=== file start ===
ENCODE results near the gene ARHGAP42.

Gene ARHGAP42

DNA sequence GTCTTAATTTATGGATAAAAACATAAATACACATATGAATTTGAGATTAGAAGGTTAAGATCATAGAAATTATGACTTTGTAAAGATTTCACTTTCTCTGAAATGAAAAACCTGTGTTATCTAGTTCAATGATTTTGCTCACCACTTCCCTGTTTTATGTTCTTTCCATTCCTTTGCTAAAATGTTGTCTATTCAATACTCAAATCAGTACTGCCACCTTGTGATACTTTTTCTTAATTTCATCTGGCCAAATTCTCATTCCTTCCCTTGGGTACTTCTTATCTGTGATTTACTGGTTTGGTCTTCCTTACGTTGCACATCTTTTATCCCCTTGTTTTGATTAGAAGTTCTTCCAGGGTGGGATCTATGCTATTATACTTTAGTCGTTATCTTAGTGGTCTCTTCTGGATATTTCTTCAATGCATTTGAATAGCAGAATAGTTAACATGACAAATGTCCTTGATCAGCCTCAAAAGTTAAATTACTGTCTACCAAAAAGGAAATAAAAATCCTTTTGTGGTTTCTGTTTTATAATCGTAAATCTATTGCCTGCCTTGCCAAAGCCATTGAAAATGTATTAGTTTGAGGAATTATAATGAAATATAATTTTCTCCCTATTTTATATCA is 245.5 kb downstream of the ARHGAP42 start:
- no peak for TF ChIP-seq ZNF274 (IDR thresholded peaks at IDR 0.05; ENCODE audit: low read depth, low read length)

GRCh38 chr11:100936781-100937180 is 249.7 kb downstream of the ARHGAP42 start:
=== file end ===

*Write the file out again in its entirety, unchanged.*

ENCODE results near the gene ARHGAP42.

Gene ARHGAP42

DNA sequence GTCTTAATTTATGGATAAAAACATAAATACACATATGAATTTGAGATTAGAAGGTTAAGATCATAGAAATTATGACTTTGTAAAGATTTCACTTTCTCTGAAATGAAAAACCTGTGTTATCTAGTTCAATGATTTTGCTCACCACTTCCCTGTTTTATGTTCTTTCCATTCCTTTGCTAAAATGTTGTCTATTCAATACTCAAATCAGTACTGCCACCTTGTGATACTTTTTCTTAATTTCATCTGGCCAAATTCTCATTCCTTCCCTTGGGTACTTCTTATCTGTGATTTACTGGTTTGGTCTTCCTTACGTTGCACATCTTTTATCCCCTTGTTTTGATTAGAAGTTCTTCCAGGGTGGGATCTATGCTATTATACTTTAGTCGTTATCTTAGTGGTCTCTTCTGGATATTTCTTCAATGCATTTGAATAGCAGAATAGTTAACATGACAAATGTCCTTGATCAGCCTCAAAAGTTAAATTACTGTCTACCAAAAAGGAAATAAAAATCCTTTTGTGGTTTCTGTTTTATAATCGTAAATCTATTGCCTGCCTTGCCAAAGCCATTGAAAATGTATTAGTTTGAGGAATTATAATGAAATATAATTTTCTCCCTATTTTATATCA is 245.5 kb downstream of the ARHGAP42 start:
- no peak for TF ChIP-seq ZNF274 (IDR thresholded peaks at IDR 0.05; ENCODE audit: low read depth, low read length)

GRCh38 chr11:100936781-100937180 is 249.7 kb downstream of the ARHGAP42 start: